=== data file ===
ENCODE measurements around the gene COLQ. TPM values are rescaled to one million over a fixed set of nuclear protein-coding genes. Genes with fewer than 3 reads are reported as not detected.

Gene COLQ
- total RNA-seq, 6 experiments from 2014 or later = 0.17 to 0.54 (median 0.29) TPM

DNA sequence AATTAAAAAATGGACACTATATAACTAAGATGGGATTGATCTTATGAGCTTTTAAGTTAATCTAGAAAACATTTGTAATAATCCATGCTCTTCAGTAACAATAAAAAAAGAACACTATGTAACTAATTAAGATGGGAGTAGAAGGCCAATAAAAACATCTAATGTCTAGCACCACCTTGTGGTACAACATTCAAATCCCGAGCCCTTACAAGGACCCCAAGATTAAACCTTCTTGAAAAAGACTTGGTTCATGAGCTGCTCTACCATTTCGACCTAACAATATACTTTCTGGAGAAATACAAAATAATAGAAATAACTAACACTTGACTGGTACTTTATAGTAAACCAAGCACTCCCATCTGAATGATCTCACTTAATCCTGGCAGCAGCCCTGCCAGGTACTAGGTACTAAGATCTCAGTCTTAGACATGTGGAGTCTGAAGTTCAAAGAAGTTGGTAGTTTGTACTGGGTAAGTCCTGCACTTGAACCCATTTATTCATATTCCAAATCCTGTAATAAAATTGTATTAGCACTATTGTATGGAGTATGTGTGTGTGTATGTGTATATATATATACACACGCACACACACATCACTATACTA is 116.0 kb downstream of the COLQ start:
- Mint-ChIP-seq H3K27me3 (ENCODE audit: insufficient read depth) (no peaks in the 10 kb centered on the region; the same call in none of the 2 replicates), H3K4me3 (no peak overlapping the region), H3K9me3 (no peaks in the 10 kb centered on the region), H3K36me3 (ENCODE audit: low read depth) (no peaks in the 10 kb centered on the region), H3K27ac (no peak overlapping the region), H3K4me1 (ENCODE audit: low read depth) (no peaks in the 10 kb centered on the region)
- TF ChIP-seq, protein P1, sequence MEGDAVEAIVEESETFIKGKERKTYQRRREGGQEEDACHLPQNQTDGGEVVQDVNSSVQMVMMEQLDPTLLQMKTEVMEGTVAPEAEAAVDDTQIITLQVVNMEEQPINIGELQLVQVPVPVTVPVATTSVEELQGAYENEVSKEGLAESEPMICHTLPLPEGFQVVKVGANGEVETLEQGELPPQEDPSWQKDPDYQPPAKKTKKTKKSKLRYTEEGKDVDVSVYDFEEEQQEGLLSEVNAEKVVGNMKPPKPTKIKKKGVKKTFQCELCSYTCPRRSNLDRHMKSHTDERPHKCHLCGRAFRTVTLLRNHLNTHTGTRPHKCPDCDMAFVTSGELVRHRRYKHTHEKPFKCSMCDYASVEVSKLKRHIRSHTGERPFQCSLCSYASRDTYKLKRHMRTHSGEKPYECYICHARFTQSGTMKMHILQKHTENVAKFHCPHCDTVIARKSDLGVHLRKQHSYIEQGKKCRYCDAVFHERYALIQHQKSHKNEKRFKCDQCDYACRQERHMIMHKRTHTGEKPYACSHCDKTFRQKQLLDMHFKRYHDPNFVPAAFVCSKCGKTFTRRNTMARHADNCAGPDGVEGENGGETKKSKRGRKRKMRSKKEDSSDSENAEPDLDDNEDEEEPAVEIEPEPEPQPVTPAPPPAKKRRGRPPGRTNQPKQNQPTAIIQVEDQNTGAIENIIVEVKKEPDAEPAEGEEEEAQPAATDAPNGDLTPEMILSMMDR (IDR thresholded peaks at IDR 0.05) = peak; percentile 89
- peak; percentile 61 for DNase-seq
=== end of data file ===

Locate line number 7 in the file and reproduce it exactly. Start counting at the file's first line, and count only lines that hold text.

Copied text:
- peak; percentile 61 for DNase-seq